Please see the new Knowledge Exchanger to dramatically speed up your learning process:
The greatest surprise to most of our clients is the speed at which a Concept Processor becomes useful. To understand why, you must first appreciate how we learn to express ourselves.
While the Oxford English Dictionary defines more than 400,000 words, most of us use less than 1500 of them. Yet no two of us use the same set of words! Over time, each of us develops our own set of words that we rely upon for generating our unique discourse.
A similar process occurs at the level of phrases, sentences and text fragments. Our mind seems to store a set of comfortable strings of text that we instantly access subconsciously with extraordinary speed when needed.
With the Concept Processor, these naturally occurring principles are simply transferred to the computer. For example, if you commonly describe a normal abdominal exam as follows: "Abdomen soft, non-tender, liver/spleen not enlarged, bowel sounds normoactive, no masses palpable," then you need not re-enter this text ever again! It is ready to be accessed instantly in the future. The same is true for medications, instructions to patients, laboratory orders, and so on.
And, the bell-shaped curve effect guarantees that this learning is geometrical, growing faster and faster the more you use Praxis. Within a few hours of practice, Praxis is ready to be useful in your clinic.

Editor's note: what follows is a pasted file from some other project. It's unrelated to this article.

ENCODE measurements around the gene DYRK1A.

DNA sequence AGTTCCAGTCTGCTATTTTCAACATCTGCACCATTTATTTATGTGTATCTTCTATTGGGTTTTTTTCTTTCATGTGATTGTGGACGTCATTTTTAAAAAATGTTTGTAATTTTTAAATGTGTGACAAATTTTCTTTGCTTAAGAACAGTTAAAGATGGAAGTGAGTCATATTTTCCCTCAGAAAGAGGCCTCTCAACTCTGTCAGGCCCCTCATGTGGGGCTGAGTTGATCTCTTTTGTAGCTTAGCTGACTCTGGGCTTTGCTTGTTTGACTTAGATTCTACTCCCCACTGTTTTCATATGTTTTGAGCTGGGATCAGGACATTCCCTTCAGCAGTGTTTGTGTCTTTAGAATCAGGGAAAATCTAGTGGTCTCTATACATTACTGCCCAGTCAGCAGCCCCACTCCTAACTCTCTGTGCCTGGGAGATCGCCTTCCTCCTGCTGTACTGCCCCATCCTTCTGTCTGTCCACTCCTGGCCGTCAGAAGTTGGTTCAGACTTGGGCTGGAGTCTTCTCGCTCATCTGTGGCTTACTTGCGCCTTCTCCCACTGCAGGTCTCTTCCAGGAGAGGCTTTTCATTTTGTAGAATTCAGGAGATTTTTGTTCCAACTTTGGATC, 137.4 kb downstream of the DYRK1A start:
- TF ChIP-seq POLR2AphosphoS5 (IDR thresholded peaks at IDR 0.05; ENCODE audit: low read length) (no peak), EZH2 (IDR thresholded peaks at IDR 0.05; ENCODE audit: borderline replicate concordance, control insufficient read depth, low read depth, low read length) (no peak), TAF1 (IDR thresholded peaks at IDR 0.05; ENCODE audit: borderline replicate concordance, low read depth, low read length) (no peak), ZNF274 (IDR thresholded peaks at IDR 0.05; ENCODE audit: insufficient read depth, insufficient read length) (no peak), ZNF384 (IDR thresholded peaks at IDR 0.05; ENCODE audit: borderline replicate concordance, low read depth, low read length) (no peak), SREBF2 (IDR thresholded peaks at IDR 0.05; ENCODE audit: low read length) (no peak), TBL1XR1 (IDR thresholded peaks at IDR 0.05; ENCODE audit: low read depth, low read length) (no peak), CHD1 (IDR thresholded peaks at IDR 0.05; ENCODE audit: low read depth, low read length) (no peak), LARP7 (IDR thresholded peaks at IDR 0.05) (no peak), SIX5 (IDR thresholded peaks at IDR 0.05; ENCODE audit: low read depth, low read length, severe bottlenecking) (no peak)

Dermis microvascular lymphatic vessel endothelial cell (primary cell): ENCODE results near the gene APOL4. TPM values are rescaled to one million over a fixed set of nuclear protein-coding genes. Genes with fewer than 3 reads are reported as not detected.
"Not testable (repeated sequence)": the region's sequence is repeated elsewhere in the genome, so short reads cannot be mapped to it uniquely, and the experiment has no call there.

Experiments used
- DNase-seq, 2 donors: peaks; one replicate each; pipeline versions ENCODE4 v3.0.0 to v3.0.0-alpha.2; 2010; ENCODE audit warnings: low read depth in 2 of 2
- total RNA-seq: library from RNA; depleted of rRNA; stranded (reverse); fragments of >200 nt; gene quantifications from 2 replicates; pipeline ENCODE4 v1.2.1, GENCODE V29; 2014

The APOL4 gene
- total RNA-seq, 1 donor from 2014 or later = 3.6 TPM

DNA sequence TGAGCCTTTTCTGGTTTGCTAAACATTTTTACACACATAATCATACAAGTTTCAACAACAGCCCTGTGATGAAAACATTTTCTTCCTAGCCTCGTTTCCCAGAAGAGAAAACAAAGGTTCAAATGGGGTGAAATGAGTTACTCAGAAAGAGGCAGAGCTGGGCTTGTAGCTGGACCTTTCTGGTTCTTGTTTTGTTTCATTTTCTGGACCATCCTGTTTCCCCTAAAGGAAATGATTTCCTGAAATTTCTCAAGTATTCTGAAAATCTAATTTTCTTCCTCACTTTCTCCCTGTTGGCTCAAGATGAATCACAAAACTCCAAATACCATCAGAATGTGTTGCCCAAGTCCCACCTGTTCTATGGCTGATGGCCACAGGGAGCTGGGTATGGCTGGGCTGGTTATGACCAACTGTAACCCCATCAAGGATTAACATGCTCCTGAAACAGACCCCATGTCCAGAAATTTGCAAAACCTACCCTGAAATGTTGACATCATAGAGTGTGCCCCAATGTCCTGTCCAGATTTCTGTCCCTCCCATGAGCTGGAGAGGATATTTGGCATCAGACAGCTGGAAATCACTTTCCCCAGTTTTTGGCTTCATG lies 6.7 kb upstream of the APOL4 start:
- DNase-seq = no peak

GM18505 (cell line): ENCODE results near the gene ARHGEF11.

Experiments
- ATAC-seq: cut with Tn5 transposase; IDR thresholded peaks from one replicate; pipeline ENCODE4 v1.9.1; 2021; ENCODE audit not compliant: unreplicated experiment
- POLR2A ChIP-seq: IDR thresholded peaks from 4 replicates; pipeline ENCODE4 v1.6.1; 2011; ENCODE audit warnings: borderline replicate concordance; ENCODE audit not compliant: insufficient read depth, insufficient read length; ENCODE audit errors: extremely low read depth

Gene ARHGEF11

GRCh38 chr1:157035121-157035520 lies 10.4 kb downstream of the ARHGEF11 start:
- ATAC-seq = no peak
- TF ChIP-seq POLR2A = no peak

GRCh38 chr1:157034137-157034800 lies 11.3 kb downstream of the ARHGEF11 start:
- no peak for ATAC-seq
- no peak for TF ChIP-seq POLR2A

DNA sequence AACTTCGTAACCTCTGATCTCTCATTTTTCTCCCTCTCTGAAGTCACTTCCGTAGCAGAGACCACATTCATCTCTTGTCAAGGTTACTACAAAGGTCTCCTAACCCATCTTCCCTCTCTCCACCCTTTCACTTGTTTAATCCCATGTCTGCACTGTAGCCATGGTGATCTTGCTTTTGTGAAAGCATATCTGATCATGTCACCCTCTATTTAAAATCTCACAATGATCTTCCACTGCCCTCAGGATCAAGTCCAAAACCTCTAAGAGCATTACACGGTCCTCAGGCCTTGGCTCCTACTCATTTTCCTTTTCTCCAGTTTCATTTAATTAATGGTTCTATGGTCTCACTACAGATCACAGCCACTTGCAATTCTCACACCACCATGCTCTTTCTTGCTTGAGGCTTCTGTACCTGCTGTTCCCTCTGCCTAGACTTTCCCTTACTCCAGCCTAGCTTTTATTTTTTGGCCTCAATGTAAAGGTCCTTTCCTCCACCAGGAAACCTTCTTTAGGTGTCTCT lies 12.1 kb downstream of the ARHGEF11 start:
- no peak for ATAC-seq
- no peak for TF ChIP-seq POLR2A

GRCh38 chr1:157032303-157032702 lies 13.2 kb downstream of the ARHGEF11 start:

To learn the program, you will be linked via the Internet to a trained Medical Transcriptionist and Praxis expert. Your trainer's task is two-fold: to teach you how to use Praxis, and to "prime the pump" by having you dictate hypothetical cases, starting from the most common in your practice. What you will quickly find is that with each new "sample" case entered, Praxis increasingly assists with the right text ready at hand. Each case is therefore entered faster and easier until Praxis is ready for use in your real world practice.
Once in the clinic, the physician starts by entering the simplest cases, then the more complicated ones, and finally the rest. The process is that simple.
Time that the average case takes to enter versus number of cases entered. Obviously, the learning process gets faster and faster as more cases are seen.
But even when the charting speed reaches its plateau, the quality of charting will continue to improve indefinitely. You will always be building on your own past documentation to make the next case that much better.
Average speed of cases that may be charted per hour